When conceptualizing and choreographing Snapshots, I could not help but go back to “I Have A Dream.” The profound imagery, powerful delivery, and lasting impact of the speech helped charge my creativity. It inspired me to further research the events that occurred during the March on Washington. I discovered that legendary Gospel singer Mahalia Jackson sang a live rendition of “How I Got Over” right before Dr. King took the stage to deliver “I Have A Dream.” This inspired me to add a section to Snapshots where a solo dancer performed to Mahalia Jackson’s singing. I then choreographed my own solo performed to part of Dr. King’s closing speech. The idea was to re-tell the story of The March on Washington 50 years later through dance.
While I used “I Have A Dream” to create just one new dance work, some have used the speech as inspiration for an even larger dance creation…
“Dance the Dream”: A Global Dance Celebration
Dance The Dream is a part of THE DREAM @ 50, an art, music, and dance-filled global celebration honoring the 50th Anniversary of Dr. King’s “I Have A Dream” speech. The celebration’s website explains that “THE DREAM @ 50 is produced by Karz Productions in partnership with the King Center, United Nations, YouTube, National Education Association, National Art Education Association, Americans for the Arts, National Council of Teachers of English, National Council for the Social Studies, and the Congressional Black Caucus Foundation.” It is also sponsored by the New York Foundation for the Arts program Artspire.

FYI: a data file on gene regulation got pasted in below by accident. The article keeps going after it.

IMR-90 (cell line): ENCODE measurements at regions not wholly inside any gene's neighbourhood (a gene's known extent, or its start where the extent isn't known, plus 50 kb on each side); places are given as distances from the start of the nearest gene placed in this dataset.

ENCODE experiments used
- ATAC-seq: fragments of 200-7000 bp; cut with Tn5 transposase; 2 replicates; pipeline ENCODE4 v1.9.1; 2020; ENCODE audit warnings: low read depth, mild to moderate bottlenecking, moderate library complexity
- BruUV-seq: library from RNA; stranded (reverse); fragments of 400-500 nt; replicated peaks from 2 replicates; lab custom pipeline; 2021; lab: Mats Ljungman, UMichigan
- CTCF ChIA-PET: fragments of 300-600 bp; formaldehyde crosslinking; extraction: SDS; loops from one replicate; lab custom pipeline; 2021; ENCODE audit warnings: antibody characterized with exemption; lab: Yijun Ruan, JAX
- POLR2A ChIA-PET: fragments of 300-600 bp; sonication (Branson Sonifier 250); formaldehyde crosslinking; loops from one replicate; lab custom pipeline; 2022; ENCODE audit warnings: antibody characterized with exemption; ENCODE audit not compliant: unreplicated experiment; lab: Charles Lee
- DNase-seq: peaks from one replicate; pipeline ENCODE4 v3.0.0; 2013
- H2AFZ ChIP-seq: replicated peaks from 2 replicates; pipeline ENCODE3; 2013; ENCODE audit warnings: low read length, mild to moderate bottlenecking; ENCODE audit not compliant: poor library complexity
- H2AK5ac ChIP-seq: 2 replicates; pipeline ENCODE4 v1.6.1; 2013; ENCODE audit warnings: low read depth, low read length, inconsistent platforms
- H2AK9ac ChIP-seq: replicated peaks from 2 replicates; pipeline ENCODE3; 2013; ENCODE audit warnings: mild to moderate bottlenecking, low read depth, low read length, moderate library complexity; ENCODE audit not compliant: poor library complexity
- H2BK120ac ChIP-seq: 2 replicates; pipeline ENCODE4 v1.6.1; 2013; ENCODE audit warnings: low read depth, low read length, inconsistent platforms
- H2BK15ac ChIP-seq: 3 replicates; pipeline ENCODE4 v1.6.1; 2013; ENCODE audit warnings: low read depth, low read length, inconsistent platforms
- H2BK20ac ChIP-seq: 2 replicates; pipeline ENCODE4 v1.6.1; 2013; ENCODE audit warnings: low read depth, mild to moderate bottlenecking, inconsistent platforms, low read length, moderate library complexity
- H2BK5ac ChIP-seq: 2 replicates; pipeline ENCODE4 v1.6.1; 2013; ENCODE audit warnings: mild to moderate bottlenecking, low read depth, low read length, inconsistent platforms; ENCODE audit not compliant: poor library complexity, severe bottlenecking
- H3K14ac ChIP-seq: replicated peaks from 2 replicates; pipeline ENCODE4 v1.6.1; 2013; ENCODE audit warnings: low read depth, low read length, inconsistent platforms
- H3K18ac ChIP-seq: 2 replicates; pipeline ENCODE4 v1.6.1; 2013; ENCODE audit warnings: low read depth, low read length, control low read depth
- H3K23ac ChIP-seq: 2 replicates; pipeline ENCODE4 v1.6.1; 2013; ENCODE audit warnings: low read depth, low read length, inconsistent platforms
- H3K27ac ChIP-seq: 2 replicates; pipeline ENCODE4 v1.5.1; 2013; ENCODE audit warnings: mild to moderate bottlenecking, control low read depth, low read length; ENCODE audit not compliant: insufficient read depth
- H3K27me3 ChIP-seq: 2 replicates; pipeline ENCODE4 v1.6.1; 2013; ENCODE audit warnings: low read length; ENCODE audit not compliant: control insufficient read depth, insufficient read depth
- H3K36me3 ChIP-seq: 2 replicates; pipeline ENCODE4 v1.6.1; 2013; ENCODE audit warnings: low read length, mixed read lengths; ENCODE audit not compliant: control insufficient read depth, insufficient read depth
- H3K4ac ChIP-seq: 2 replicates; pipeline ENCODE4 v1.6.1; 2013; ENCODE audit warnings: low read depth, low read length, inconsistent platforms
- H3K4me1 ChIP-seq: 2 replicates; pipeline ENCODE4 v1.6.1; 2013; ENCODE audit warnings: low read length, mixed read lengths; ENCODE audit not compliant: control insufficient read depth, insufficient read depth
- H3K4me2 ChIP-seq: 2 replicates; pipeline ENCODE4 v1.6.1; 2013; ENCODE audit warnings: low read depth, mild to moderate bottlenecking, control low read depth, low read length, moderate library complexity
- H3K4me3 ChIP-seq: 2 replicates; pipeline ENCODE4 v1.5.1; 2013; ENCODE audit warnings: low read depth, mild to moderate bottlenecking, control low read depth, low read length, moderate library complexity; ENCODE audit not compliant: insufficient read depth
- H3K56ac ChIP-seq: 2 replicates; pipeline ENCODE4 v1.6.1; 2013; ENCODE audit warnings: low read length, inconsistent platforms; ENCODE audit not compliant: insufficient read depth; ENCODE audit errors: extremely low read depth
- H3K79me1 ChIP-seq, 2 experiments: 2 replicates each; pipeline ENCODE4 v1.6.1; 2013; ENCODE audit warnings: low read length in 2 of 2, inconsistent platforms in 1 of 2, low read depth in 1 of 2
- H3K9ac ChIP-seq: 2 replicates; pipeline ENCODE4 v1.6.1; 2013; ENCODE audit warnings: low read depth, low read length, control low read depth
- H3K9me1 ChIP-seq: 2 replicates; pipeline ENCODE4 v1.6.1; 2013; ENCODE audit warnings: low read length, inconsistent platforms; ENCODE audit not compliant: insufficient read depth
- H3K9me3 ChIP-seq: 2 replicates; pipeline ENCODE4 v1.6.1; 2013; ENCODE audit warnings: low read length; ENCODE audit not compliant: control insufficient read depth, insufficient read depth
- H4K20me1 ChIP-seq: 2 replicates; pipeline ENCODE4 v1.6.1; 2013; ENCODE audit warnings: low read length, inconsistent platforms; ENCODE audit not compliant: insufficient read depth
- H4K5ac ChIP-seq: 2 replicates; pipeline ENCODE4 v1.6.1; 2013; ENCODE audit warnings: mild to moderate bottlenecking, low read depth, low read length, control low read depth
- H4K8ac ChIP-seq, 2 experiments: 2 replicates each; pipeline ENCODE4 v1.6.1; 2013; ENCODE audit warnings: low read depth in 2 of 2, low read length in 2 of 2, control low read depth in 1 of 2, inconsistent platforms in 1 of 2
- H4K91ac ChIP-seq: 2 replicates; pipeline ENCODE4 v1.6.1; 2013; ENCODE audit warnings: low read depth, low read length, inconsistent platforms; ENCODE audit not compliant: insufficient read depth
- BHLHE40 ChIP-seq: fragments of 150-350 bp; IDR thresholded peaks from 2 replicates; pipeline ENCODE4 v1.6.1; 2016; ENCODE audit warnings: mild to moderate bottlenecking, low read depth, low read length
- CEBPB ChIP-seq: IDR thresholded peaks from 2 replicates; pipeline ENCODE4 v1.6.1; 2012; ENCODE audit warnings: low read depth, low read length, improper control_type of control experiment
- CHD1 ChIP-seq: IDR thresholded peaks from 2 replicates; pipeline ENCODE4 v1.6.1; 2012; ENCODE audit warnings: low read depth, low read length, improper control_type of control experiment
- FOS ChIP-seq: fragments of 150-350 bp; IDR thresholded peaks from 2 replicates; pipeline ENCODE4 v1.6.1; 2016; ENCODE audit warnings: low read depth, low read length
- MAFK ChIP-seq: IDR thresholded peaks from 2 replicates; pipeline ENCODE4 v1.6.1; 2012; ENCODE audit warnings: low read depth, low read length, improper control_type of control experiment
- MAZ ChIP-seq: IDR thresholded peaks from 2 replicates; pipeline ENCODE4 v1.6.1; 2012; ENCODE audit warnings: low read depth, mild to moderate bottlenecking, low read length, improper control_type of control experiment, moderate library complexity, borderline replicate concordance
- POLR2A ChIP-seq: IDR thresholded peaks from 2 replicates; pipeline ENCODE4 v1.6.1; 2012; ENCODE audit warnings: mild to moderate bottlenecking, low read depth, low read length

With such a strong mission, creative team, and influential partners and sponsors, THE DREAM @ 50 is sure to go down in history as the largest artistic celebration of “I Have A Dream.” Dance The Dream will bring the world together for a day of dance, celebration, and remembrance. On August 28, 2013, a series of flash mob dancers will erupt in public squares of cities, towns, and villages around the globe. With local choreographers working together with Dance the Dream’s Creative Director Jeffrey Page (Winner of MTV’s 2011 VMA for “Best Choreography” with Beyonce’s “Run The World (Girls)”) and countless dancers from around the world, Dance The Dream will bring communities together in a way that is unparalleled. In addition to working together on-site, participants will be streamed on YouTube, featured on select digital billboards in public squares, and featured in a compilation video of the dances released on YouTube. In essence, Dance The Dream will combine dance and Dr. King’s legacy to create a beautiful piece of history. According the THE DREAM @ 50’s official website, “DANCE THE DREAM is about creating a shared life-affirming experience that galvanizes global solidarity for overcoming division and solving problems. It is about people from every corner of the planet all coming together in Dr. King’s “symphony of brotherhood,” and it is about inaugurating a new era of progress and possibility.”
Will you celebrate “I Have A Dream” through dance this year?
Tell us about it in the comments.